Friday, May 10, 2013

New York State Of Mind

New York City: Prohibition Prison

Unfortunately local, state and federal officials have blindly embraced tobacco prohibition.  Mayor Bloomberg’s policies have made New York City a tobacco prison, with cigarette prices, at $12-15 a pack, the highest in the nation.  Now he wants to prohibit cigarette sales to anyone under 21 years of age (here), which will force more of today’s legal consumers to the black market.

Half of the cigarettes sold in New York State are illegal, shifting a quarter billion dollars of government revenue to criminals (article here). 

Prohibitionists love to claim the moral high ground, but they are bootleggers’ best friends.

NYC Ban on Smoking in Jail Creates Black Market

The average price for a single smoke at Rikers Island is $30, jail sources said — a far cry from the 50 to 75 cents a “loosie” typically costs at a bodega. And full packs that legally sell for $15 in stores can bring as much as $200 in the Rikers Island “brown market,” according to a DA source.
To combat the underground trade, the Correction Department uses dogs to sniff out drugs, tobacco and even cellphones.
It may be a good idea to consume less sugar, salt, trans fat and tobacco, but should government tell us what we can and can’t eat and drink? At a time when we often toss around rhetoric about taking rights away like its yesterday’s newspaper, Bloomberg actually is taking away New Yorkers’ rights to decide what to drink, eat and consume with increasing regularity.  It begs the question:  what is next?  It is not much of a stretch to imagine Bloomberg requiring sandwich shops to serve only whole grain bread (more fiber), employees to use stairs instead of elevators (more exercise), or Girl Scouts to sell crates of apples instead of Thin Mints (more vitamins).
Our government was not created to interfere in our lives or restrict our freedom of choice in such a way.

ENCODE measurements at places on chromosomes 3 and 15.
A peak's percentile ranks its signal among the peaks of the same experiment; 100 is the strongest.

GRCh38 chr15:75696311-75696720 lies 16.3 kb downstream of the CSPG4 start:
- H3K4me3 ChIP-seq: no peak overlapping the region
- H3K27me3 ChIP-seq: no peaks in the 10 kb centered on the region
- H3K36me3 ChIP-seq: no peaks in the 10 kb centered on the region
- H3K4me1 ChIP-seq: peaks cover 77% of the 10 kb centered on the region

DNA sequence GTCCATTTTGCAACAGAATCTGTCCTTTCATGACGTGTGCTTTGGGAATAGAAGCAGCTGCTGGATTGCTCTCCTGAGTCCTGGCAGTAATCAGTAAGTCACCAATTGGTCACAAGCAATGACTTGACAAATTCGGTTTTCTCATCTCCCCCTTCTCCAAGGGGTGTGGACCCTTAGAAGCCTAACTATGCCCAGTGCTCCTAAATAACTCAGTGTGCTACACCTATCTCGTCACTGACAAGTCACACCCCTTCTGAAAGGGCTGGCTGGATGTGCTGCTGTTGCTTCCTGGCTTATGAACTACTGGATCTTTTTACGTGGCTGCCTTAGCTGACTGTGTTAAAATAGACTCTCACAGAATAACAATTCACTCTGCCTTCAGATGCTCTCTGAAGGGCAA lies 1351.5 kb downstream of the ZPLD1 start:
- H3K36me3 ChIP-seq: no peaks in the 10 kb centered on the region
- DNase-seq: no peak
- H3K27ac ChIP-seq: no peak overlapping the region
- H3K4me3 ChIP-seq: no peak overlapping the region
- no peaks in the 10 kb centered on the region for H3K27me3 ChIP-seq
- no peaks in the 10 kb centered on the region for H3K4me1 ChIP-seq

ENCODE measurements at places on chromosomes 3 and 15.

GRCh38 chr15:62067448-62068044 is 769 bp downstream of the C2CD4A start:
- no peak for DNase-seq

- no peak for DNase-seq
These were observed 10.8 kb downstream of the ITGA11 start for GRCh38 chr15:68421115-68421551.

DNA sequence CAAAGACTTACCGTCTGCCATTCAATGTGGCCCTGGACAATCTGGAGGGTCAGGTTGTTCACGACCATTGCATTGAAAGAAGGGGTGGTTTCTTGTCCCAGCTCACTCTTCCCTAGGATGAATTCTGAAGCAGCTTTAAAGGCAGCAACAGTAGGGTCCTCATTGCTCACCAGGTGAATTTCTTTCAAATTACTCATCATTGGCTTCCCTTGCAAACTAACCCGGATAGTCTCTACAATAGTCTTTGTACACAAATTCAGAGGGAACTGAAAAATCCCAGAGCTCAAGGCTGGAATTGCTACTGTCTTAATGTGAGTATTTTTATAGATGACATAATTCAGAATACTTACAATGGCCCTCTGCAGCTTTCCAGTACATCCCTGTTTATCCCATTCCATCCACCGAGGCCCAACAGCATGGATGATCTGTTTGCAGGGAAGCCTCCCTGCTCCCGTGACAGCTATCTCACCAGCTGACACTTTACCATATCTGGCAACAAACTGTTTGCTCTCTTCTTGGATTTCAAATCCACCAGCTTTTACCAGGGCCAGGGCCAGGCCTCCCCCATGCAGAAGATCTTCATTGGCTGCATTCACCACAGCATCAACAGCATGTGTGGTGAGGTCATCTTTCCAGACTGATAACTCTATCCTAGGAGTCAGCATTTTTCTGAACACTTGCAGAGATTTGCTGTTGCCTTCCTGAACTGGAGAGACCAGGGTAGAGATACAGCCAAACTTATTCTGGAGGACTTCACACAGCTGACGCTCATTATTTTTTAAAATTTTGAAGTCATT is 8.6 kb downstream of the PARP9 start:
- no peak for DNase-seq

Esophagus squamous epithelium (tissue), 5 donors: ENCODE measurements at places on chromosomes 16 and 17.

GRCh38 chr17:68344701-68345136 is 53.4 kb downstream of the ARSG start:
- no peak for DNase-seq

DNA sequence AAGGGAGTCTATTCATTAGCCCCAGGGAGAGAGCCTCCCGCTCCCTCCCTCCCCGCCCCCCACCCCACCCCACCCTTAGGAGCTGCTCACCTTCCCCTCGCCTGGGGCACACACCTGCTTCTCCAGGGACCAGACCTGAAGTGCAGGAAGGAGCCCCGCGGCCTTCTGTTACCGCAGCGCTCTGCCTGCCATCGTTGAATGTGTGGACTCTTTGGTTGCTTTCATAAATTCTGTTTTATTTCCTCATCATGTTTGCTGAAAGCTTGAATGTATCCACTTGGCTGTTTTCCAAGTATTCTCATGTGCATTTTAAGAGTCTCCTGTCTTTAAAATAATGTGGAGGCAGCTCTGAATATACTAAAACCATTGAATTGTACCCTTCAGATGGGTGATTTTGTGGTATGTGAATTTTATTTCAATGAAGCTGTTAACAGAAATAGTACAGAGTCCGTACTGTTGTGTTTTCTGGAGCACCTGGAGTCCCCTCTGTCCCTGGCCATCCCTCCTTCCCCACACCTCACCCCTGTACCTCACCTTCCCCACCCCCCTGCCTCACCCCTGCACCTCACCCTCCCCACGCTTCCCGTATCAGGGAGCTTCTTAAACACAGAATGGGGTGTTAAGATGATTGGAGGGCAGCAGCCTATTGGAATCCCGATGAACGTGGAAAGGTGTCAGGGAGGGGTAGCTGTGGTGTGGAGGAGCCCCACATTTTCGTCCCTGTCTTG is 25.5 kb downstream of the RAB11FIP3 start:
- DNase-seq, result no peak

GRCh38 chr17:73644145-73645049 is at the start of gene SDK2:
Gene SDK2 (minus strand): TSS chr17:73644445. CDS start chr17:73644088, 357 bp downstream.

“We’ve got to do something about our court system. Because they just stop everything,” Mr. Bloomberg lamented during his weekly radio interview Friday morning with WOR’s John Gambling.
Mr. Gambling chimed in in agreement: “Everything gets stopped–everything the city does.”
“Every single thing,” Bloomberg echoed. “You just can’t run a railroad this way.”
Mr. Bloomberg said that, while he was “sympathetic” to judges who are “supposed to determine the law,” the courts are now being used “as a process to stop things rather than a process to really find out what the law is. And that’s unfortunately the direction we’ve gone. And they’re just gonna delay and delay and delay.”
The mayor’s third term agenda has increasingly been blocked by judges, including his plan to bar the sale of large, sugary sodas, and a plan that would have forced men looking for space in homeless shelters to prove they really have no place else to go.
"Apparently the crusade against smokers to date has so emboldened government that the rule of law no longer need be practiced when it comes to its citizens that choose to smoke," said Audrey Silk, president of C.L.A.S.H., a HuffPost blogger, and urban tobacco farmer.
And of the signs, which tell New Yorkers smoking is prohibited, Silk said, "There is only one way for the public to interpret this language. There's nothing to imply that the 'prohibition" is unenforceable, which it now clearly is.
"The Office of Parks' behavior goes from bad to worse - from at least the facade of official policy-making to settling for simply fooling people with unofficial signs."

Smoking Ban for Beaches and Parks Is Approved
Opponents of the bill spoke strongly against it; several members derided it as an overly broad law that would infringe on individual liberties.
“We’re moving towards a totalitarian society if in fact we’re going to have those kinds of restrictions on New Yorkers,” said Councilman Robert Jackson of Manhattan, who described himself as a marathon runner and nonsmoker.
Others said the ban would set a dangerous precedent. Councilman Daniel J. Halloran III of Queens said, “Once we pass this, we will next be banning smoking on sidewalks, and then in the cars of people who are driving minors and then in the homes.”
A compromise that would establish designated smoking areas outdoors was scuttled by Council leaders in favor of an all-out ban. The bill will become law 90 days after Mr. Bloomberg signs it, which he is expected to do this month.
Smoking ban at state parks expanded
Smoking is prohibited in all New York City parks, for both those run by the city or the state. There are more than 300 municipalities that have restricted smoking in locally owned parks, state officials said.
Fines of up to $250 could be issued by law enforcement if the smoking regulations are violated.
Smoking will still be permitted at most campsites, open air picnic areas, parking areas and undeveloped areas within the 330,000-acre state park system, the state said.

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